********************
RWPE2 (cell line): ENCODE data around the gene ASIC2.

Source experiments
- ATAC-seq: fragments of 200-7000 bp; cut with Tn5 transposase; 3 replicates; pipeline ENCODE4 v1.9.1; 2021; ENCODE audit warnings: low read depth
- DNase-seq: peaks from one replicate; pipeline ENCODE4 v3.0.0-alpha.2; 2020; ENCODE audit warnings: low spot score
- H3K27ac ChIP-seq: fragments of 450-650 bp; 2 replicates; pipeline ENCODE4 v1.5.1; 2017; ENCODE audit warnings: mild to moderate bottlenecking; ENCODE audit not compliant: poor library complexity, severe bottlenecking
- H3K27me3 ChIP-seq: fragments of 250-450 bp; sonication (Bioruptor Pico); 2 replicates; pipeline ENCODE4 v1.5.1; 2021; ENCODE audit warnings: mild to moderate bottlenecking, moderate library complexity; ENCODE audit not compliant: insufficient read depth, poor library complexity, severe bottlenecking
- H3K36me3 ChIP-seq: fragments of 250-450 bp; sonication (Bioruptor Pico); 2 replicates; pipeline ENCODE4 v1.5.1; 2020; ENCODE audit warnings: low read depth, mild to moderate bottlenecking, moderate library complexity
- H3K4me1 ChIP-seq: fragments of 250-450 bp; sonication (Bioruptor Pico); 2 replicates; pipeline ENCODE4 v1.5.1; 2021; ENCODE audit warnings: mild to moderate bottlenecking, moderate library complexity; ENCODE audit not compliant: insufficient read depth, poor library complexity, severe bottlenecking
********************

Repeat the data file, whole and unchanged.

RWPE2 (cell line): ENCODE data around the gene ASIC2.

Source experiments
- ATAC-seq: fragments of 200-7000 bp; cut with Tn5 transposase; 3 replicates; pipeline ENCODE4 v1.9.1; 2021; ENCODE audit warnings: low read depth
- DNase-seq: peaks from one replicate; pipeline ENCODE4 v3.0.0-alpha.2; 2020; ENCODE audit warnings: low spot score
- H3K27ac ChIP-seq: fragments of 450-650 bp; 2 replicates; pipeline ENCODE4 v1.5.1; 2017; ENCODE audit warnings: mild to moderate bottlenecking; ENCODE audit not compliant: poor library complexity, severe bottlenecking
- H3K27me3 ChIP-seq: fragments of 250-450 bp; sonication (Bioruptor Pico); 2 replicates; pipeline ENCODE4 v1.5.1; 2021; ENCODE audit warnings: mild to moderate bottlenecking, moderate library complexity; ENCODE audit not compliant: insufficient read depth, poor library complexity, severe bottlenecking
- H3K36me3 ChIP-seq: fragments of 250-450 bp; sonication (Bioruptor Pico); 2 replicates; pipeline ENCODE4 v1.5.1; 2020; ENCODE audit warnings: low read depth, mild to moderate bottlenecking, moderate library complexity
- H3K4me1 ChIP-seq: fragments of 250-450 bp; sonication (Bioruptor Pico); 2 replicates; pipeline ENCODE4 v1.5.1; 2021; ENCODE audit warnings: mild to moderate bottlenecking, moderate library complexity; ENCODE audit not compliant: insufficient read depth, poor library complexity, severe bottlenecking